LICKING COUNTY, Ohio — In Ohio, at least 16,000 children are in the foster care system. Getting through 2020 was a chore all by itself, especially when it came to kids learning virtually while in state custody. Yet, families managed to make it through.

What You Need To Know

  • Temporarily suspended services like counseling and speech therapy made things harder with remote learing

  • Families can't always be sure when foster care visitations will take place as schools switch back and forth between remote and hybrid learning

  • The Buckeye Ranch has seen a 63% increase in foster care placements

Just before winter break, it was a reading and writing kind of night for little kindergartner Hakeem. Mom, Trisha Welsch, helped him through it, while his brother Jevonte moved through some third grade math homework. 

When the pandemic first started, the two boys were still in state custody and getting used to their new family. But trying to get the whole remote learning thing down too was whole other animal.

“That looks like 5 p.m. I mean, I just had felt like I ran a marathon.”

With four biological kids of her own, Welsch was determined to make the best of it all while rotating devices for Zoom classes and keeping up with everyone’s schedules.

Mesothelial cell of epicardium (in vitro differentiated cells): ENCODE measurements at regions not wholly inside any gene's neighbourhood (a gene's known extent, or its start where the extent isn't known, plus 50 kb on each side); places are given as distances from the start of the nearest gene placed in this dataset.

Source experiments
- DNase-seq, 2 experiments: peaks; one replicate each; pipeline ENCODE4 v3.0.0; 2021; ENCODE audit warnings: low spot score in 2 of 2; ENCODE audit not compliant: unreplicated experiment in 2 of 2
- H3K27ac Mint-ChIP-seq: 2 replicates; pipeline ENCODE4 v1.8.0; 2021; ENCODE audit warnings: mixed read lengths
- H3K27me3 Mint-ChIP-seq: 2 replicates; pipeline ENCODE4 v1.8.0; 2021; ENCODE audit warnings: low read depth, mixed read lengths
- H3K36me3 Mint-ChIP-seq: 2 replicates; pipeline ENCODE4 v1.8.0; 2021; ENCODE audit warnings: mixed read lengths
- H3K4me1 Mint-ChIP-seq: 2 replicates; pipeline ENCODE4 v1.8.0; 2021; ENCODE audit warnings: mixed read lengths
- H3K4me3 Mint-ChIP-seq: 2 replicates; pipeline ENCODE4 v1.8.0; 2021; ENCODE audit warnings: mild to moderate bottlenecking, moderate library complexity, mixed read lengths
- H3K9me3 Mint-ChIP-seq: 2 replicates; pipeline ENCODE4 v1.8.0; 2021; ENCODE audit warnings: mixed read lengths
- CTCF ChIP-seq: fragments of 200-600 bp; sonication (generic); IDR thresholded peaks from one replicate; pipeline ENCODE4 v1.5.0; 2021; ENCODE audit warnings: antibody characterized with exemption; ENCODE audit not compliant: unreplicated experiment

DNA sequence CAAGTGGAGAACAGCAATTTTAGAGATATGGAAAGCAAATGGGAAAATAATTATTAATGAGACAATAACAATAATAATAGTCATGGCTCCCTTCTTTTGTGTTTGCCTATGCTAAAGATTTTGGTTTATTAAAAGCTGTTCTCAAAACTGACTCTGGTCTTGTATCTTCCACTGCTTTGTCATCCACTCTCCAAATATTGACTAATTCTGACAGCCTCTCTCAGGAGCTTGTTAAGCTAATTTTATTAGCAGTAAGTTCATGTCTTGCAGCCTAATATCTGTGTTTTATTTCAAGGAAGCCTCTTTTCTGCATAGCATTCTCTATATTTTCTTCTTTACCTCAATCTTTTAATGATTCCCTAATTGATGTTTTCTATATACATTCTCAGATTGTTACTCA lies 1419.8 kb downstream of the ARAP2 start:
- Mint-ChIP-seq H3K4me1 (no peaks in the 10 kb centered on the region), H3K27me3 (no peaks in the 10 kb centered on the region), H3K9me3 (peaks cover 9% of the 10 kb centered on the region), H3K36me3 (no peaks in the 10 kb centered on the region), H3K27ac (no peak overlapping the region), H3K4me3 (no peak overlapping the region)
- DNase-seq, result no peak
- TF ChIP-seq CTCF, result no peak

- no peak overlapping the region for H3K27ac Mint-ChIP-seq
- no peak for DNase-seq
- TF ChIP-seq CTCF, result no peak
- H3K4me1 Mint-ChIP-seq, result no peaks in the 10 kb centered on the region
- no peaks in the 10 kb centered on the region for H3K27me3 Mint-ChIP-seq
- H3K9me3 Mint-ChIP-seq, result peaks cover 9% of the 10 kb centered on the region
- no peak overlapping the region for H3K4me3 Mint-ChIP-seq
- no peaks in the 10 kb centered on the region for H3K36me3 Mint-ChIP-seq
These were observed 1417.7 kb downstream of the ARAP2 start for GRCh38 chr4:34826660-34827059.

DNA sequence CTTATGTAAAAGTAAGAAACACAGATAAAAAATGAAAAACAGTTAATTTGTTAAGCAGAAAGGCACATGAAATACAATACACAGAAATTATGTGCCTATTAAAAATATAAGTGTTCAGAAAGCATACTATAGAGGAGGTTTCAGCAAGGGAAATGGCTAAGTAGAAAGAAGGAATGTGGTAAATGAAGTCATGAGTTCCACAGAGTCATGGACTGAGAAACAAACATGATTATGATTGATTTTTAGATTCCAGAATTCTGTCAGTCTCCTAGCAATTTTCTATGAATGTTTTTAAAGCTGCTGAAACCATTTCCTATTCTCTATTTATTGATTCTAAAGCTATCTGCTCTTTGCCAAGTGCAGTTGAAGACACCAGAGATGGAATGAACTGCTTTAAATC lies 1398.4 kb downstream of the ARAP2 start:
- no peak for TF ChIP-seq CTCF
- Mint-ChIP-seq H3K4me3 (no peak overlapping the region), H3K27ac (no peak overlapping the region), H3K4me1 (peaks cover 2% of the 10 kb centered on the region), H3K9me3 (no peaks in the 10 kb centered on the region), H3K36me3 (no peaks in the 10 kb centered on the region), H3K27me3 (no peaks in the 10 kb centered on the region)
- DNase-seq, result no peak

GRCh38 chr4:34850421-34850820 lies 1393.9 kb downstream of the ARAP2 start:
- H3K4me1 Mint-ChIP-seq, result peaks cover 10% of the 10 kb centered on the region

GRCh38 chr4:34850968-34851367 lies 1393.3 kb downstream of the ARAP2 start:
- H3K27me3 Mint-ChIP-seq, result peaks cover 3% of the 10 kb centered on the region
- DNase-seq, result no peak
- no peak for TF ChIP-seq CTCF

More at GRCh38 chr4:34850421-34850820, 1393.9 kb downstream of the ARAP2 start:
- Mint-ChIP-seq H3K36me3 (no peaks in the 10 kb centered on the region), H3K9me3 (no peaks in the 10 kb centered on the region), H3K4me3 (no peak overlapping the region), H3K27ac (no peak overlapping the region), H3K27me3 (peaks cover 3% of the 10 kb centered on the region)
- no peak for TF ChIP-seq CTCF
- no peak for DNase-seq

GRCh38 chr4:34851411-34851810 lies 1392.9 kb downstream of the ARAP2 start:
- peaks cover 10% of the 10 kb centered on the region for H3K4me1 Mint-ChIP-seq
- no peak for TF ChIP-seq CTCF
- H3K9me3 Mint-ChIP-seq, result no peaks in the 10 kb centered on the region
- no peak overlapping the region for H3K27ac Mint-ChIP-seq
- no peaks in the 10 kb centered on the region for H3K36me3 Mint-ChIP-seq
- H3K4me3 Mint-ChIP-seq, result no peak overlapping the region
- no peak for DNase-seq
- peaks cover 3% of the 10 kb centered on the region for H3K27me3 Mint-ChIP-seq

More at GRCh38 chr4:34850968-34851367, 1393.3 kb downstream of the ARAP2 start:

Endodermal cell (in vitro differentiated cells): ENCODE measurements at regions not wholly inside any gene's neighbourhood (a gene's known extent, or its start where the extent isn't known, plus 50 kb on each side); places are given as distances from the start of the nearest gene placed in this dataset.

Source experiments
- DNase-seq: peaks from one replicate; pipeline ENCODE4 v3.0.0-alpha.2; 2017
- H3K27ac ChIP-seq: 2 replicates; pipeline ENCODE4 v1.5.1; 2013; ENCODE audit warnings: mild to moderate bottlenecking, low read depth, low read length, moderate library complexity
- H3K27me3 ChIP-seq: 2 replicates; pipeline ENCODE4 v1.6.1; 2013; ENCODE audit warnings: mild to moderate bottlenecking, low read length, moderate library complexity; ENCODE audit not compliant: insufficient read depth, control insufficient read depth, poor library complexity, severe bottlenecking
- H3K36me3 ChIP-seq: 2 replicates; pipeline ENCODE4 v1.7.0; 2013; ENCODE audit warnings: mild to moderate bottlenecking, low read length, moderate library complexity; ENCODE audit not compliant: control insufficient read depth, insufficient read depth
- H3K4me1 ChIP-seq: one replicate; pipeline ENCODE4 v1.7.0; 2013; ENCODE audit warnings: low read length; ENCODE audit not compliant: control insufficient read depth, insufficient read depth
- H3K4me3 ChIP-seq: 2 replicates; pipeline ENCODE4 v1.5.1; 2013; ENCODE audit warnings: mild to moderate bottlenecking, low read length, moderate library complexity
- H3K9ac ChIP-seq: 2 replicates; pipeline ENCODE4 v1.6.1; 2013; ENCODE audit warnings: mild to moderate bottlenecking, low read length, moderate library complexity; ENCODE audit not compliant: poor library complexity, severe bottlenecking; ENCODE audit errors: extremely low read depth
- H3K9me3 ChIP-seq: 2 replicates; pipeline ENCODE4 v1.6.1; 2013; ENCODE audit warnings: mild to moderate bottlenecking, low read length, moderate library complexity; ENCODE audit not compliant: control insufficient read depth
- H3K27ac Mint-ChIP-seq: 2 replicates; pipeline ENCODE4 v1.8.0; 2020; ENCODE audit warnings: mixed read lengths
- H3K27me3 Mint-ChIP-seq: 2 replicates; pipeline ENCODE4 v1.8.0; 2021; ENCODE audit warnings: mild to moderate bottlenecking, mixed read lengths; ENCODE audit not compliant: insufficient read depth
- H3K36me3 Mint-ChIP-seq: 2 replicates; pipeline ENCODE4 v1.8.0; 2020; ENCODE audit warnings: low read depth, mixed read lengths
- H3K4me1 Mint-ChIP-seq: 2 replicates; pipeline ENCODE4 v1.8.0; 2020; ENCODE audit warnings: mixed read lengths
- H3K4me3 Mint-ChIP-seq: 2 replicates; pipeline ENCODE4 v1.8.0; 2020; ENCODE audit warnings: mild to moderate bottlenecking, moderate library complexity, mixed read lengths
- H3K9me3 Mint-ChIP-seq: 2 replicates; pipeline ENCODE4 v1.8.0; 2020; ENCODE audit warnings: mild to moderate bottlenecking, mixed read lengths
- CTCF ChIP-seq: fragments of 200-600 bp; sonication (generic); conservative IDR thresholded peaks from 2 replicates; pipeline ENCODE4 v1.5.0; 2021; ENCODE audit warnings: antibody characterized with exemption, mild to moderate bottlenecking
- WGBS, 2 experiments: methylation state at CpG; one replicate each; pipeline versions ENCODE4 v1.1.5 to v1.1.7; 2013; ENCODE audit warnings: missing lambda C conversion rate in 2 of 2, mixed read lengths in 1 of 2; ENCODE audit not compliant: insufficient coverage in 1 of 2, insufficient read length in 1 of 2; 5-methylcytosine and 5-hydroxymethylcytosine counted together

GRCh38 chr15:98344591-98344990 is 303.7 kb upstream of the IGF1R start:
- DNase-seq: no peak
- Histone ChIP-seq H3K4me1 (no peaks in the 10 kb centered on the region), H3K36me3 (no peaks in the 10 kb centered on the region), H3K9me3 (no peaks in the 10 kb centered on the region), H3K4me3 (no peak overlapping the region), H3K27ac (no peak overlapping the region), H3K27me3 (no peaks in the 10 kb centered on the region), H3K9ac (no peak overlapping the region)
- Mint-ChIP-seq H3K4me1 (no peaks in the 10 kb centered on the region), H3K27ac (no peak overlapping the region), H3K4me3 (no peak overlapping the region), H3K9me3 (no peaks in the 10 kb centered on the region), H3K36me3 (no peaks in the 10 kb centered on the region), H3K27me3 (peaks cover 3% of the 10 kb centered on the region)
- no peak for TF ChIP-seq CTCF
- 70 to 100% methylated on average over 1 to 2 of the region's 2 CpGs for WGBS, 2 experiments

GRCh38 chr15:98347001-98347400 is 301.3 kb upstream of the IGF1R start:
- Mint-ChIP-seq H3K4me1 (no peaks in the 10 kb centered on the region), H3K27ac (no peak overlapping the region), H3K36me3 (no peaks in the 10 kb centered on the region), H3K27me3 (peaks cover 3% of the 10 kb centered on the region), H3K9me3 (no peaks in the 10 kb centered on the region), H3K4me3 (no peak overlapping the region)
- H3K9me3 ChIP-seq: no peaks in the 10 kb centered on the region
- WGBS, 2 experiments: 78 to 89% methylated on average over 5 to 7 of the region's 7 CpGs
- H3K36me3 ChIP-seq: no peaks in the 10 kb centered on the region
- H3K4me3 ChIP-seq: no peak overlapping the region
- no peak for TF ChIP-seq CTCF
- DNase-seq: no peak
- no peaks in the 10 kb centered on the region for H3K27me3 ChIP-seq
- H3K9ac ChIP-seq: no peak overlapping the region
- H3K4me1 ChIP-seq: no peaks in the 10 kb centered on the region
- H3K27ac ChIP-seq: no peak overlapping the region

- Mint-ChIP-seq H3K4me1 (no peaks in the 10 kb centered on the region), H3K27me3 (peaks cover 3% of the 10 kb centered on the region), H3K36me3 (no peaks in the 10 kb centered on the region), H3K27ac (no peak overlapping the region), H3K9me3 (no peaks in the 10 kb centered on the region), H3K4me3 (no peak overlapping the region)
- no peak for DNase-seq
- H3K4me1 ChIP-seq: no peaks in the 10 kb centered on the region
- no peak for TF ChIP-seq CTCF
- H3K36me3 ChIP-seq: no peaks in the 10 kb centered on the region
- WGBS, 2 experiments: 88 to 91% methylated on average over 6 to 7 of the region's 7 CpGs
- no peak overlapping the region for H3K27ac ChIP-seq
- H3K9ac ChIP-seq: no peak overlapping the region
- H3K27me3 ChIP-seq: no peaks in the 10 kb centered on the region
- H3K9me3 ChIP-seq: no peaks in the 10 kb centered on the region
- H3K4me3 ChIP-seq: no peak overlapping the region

“It was a really, it was a hard bumpy road.”

A bumpy road as well since things like counseling and speech services were temporarily cut — all things kids in foster care often need. 

“It had a negative effect, and even extra programs that I would have normally tried enrollment in the summer weren't there. So, we're talking now months of not getting those you know specific daily services.”

Still, the Welsch kids had something others didn’t — stability.

Tina Boesch, director of Permanent Family Solutions Network at The Buckeye Ranch, said the absence of that made it tougher for many.

“Visitation had previously ceased when COVID first came into effect, and so, you know, parents weren't seeing kids for almost two months," Boesch said.

And when they were re-instated, it was still a challenge because visitations were built around school schedules. So, The Buckeye Ranch stepped up. Boesch said they “help do community visits if we need help with transportation because you know parents may not have a way to get to a visit or caregivers may have multiple children and they don't have time to bring a child to visit.”

For the Welsch boys, they didn’t have to worry about that, as their temporary home became their forever home last October. Welsch and her husband Dave adopted them, making for a seamless transition.

“One of the biggest things is building trust. And that takes a lot of time. And because of the pandemic, what would have could have taken two, three, maybe even longer years was accelerated, and we were able to build that foundation much quicker.”

Welsch said flexibility and structure was their saving grace.

“And this is true for a lot of the foster kids; they kind of need to know what's coming because so much of their life has been uncertainty and they don't know who to depend on and what's going on.”

Plus, with them heading back to school everyday in person and getting the needed services, it’s lightened the load and sparked improvement for them both. Something Trisha’s is grateful for. Officials from The Buckeye Ranch said, one of the good things that’s come out of the pandemic is the fact that families can see, hear and interact with their kids even if it is virtual and visitations aren’t concrete.